The objective of the game is to direct a blue car around a maze and it is up to the player to decide which direction to move this automatic movement. As the player moves throughout the map they encounter flags that are intended to be collected in order to advance, each level has ten flags. Several red cars chase the blue one around the maze, and contact with any of them results in losing a life when hit. The number of these cars begins at three and increases in number throughout each normal round to eight. The player has a smoke screen ability to use against the red cars. Contact made with the smoke screen will momentarily stun the vehicle and time stunned decreases with advancement of every level.
Furthermore, the blue car has a limited supply of fuel, which is indicated on the right, Head-up display. In addition to this parameter there are rocks scattered throughout the map that the player must avoid, increasing in number as the game progresses.
Project Gotham Racing(PGR) Series
Falling under the Sports Racing sub-genre, the Project Gotham Racing series, developed by Bizarre Creations and published by Microsoft Game Studios for the Xbox gaming console. Being one of the first Xbox launches, alongside Halo: Combat Evolved, opened up the digital world of racing simulation. PGR differs from most racing games in that winning a race does not mean the player advances to the next round; instead players must meet certain requirements and/or accumulate kudos points in order to advance to the next round: These requirements include player's driving skills.
After its world-wide release on November 15th, 2001, the first installation of PGR ranked 87.32% on GameRankings and 85/100 on Metacritic. As the game series progressed, PGR 3 was awared six world records in the Guinness World Records. These achievements include: "Most Complex Car Models in a Racing Game", "Largest Licensed Soundtrack includes in a Racing Game", and "Most Complex Race Environment".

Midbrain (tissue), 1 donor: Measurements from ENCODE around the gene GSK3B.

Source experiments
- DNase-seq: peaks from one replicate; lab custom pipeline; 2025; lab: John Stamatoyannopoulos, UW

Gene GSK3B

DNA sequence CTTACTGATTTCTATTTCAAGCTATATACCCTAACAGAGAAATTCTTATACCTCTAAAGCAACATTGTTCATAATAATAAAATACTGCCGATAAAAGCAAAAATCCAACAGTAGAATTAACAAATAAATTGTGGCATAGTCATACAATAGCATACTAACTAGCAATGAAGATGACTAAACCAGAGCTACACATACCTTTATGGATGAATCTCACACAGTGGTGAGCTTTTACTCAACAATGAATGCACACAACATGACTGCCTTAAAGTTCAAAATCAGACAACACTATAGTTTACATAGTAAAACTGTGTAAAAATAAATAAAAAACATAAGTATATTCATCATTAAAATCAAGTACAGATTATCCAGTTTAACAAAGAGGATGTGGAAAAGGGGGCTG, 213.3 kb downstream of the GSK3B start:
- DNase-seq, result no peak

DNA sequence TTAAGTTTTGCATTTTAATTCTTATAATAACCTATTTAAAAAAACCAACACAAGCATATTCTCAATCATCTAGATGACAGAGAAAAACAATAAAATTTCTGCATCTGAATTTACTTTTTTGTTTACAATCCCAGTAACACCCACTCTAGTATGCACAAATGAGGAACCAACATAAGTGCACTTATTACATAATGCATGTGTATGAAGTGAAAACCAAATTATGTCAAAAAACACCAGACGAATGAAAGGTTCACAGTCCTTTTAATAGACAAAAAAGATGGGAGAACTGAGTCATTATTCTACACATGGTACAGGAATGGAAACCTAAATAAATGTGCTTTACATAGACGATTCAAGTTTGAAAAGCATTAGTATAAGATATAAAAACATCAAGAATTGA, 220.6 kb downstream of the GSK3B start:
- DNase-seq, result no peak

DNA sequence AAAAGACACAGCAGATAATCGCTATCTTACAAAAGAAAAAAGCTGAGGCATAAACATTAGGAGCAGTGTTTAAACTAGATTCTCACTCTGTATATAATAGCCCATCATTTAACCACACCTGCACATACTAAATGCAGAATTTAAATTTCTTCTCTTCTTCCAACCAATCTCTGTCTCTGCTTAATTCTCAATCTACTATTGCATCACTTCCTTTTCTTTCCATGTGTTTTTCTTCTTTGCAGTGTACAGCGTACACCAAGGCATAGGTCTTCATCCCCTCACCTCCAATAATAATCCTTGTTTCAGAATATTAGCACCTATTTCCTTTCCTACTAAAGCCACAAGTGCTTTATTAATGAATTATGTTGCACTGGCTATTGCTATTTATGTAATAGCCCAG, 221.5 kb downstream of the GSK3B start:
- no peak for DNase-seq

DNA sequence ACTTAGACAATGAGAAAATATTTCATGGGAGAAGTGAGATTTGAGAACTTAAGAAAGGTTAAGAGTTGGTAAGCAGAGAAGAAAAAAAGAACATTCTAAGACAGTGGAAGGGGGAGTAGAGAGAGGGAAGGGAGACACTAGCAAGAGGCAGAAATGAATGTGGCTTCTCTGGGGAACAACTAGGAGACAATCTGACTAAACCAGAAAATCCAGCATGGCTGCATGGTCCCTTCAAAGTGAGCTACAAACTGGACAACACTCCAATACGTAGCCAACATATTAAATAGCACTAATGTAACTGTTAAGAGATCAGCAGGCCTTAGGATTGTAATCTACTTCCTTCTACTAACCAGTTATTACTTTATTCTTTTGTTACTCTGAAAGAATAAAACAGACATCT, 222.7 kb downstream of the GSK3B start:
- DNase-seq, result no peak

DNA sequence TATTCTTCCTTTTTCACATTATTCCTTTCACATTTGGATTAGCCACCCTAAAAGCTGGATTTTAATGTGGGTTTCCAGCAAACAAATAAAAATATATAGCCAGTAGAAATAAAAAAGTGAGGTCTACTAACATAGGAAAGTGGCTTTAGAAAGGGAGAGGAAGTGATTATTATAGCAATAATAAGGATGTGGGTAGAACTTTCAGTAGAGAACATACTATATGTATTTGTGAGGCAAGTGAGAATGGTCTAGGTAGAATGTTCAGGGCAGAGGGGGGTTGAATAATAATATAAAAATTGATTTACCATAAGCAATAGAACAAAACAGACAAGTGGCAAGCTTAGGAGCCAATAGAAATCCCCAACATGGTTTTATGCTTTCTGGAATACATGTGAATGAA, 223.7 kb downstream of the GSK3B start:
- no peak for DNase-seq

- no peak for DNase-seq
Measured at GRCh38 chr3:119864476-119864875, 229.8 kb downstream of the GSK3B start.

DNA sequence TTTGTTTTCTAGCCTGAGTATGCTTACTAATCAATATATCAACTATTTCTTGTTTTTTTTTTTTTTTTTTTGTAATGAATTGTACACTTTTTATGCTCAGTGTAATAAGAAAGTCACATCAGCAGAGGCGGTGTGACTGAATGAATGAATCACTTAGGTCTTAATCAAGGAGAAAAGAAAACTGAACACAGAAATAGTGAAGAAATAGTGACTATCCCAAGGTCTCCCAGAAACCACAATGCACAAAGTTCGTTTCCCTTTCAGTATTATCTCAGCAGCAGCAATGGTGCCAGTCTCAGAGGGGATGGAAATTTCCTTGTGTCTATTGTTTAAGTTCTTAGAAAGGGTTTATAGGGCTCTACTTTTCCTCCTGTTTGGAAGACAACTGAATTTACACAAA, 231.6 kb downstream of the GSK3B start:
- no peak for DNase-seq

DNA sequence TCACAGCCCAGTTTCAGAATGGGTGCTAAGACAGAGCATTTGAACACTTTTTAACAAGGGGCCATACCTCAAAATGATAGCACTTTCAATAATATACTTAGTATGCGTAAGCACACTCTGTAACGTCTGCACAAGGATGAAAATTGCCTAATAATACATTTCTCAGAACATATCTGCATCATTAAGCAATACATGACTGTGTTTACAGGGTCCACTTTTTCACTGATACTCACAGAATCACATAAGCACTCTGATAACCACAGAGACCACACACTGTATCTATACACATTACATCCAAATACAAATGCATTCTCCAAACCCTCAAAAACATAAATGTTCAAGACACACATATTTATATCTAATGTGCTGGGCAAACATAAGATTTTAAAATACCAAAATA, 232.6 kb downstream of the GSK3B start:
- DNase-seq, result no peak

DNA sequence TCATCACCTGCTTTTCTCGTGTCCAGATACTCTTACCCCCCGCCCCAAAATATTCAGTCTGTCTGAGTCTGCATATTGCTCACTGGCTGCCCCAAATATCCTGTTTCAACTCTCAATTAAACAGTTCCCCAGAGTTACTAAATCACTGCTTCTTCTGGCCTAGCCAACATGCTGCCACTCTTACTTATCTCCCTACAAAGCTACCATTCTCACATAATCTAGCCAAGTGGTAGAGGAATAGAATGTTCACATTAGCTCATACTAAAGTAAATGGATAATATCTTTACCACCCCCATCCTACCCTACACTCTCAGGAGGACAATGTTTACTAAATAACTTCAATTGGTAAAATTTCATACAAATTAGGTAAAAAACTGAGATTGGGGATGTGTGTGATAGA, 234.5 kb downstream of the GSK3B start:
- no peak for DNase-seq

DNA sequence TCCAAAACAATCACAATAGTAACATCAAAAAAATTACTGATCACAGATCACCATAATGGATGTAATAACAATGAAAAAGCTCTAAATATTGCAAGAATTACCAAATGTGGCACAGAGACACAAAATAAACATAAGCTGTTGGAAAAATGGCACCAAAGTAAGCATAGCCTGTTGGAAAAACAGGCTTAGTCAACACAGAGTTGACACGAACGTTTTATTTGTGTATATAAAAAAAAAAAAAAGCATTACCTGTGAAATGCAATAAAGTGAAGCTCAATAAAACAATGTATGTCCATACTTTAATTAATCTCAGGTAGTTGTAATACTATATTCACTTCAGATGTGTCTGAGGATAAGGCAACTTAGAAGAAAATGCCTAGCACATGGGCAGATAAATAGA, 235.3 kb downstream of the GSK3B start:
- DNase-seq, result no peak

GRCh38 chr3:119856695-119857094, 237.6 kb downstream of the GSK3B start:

Cult Racing Games
This sub-genre of racing game is one not as successful as the other racing series, such as Project Gotham Racingor Gran Turismo Racing. Even though cult racing is not widely successful, there are gaming communities whom maintain the die-hard enthusiasm for the acclaimed games. This genre derives itself from the use of unconventional characteristics. This unconventionality ranges from the cultural differences of gamers to the testing of conventional gameplay narratives. Furthermore, cult games might have difficulty appealing to a specific population of gamers. An example of a cult racing game is Earache: Extreme Metal Racing. This game successfully incorporates heavy metal music from the Earache Records record label; metal music plays as the players race through various modes of gameplay. The game modes include: single race: offers single-player, competitive action on any of the tracks; time trial: allows for the player to engage and refine their skills without being interrupted by challengers; challenge: a tournament-style series of 3 successive races with points being distributed among the finishers after each race; death match: a free-for-all death match the provides players with 3 lives each; zombie massacre: gametype designed for players to obliterate as many zombies as possible; and death race: to win, all competitors must be destroyed before they complete a lap of the track.